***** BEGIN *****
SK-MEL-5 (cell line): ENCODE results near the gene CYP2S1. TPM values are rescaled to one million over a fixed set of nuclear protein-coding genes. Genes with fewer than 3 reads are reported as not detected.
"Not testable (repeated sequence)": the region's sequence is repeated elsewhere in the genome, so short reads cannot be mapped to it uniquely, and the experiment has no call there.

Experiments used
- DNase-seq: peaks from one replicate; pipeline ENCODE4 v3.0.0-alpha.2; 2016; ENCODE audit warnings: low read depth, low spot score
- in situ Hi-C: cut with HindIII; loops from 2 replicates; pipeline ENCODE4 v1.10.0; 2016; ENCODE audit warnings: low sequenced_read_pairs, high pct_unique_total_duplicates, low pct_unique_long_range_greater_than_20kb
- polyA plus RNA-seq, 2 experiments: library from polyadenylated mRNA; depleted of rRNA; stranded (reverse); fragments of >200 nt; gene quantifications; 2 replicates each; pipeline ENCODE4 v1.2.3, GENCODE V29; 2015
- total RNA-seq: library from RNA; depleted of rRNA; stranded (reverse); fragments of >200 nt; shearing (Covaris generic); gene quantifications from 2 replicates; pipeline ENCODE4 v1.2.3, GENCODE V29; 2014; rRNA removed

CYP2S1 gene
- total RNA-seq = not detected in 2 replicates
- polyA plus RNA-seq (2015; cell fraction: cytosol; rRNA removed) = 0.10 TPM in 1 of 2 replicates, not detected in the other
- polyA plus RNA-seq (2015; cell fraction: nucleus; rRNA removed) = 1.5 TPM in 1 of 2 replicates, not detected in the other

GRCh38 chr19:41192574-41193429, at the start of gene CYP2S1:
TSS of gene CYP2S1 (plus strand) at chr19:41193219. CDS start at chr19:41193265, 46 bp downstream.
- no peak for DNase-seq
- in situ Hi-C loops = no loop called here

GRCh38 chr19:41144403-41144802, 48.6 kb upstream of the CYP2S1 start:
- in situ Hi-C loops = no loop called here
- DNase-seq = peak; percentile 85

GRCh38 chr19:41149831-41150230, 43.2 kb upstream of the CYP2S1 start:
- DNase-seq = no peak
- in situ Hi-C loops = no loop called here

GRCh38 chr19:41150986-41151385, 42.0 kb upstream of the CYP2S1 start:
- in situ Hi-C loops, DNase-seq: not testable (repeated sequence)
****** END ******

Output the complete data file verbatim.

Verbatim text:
SK-MEL-5 (cell line): ENCODE results near the gene CYP2S1. TPM values are rescaled to one million over a fixed set of nuclear protein-coding genes. Genes with fewer than 3 reads are reported as not detected.
"Not testable (repeated sequence)": the region's sequence is repeated elsewhere in the genome, so short reads cannot be mapped to it uniquely, and the experiment has no call there.

Experiments used
- DNase-seq: peaks from one replicate; pipeline ENCODE4 v3.0.0-alpha.2; 2016; ENCODE audit warnings: low read depth, low spot score
- in situ Hi-C: cut with HindIII; loops from 2 replicates; pipeline ENCODE4 v1.10.0; 2016; ENCODE audit warnings: low sequenced_read_pairs, high pct_unique_total_duplicates, low pct_unique_long_range_greater_than_20kb
- polyA plus RNA-seq, 2 experiments: library from polyadenylated mRNA; depleted of rRNA; stranded (reverse); fragments of >200 nt; gene quantifications; 2 replicates each; pipeline ENCODE4 v1.2.3, GENCODE V29; 2015
- total RNA-seq: library from RNA; depleted of rRNA; stranded (reverse); fragments of >200 nt; shearing (Covaris generic); gene quantifications from 2 replicates; pipeline ENCODE4 v1.2.3, GENCODE V29; 2014; rRNA removed

CYP2S1 gene
- total RNA-seq = not detected in 2 replicates
- polyA plus RNA-seq (2015; cell fraction: cytosol; rRNA removed) = 0.10 TPM in 1 of 2 replicates, not detected in the other
- polyA plus RNA-seq (2015; cell fraction: nucleus; rRNA removed) = 1.5 TPM in 1 of 2 replicates, not detected in the other

GRCh38 chr19:41192574-41193429, at the start of gene CYP2S1:
TSS of gene CYP2S1 (plus strand) at chr19:41193219. CDS start at chr19:41193265, 46 bp downstream.
- no peak for DNase-seq
- in situ Hi-C loops = no loop called here

GRCh38 chr19:41144403-41144802, 48.6 kb upstream of the CYP2S1 start:
- in situ Hi-C loops = no loop called here
- DNase-seq = peak; percentile 85

GRCh38 chr19:41149831-41150230, 43.2 kb upstream of the CYP2S1 start:
- DNase-seq = no peak
- in situ Hi-C loops = no loop called here

GRCh38 chr19:41150986-41151385, 42.0 kb upstream of the CYP2S1 start:
- in situ Hi-C loops, DNase-seq: not testable (repeated sequence)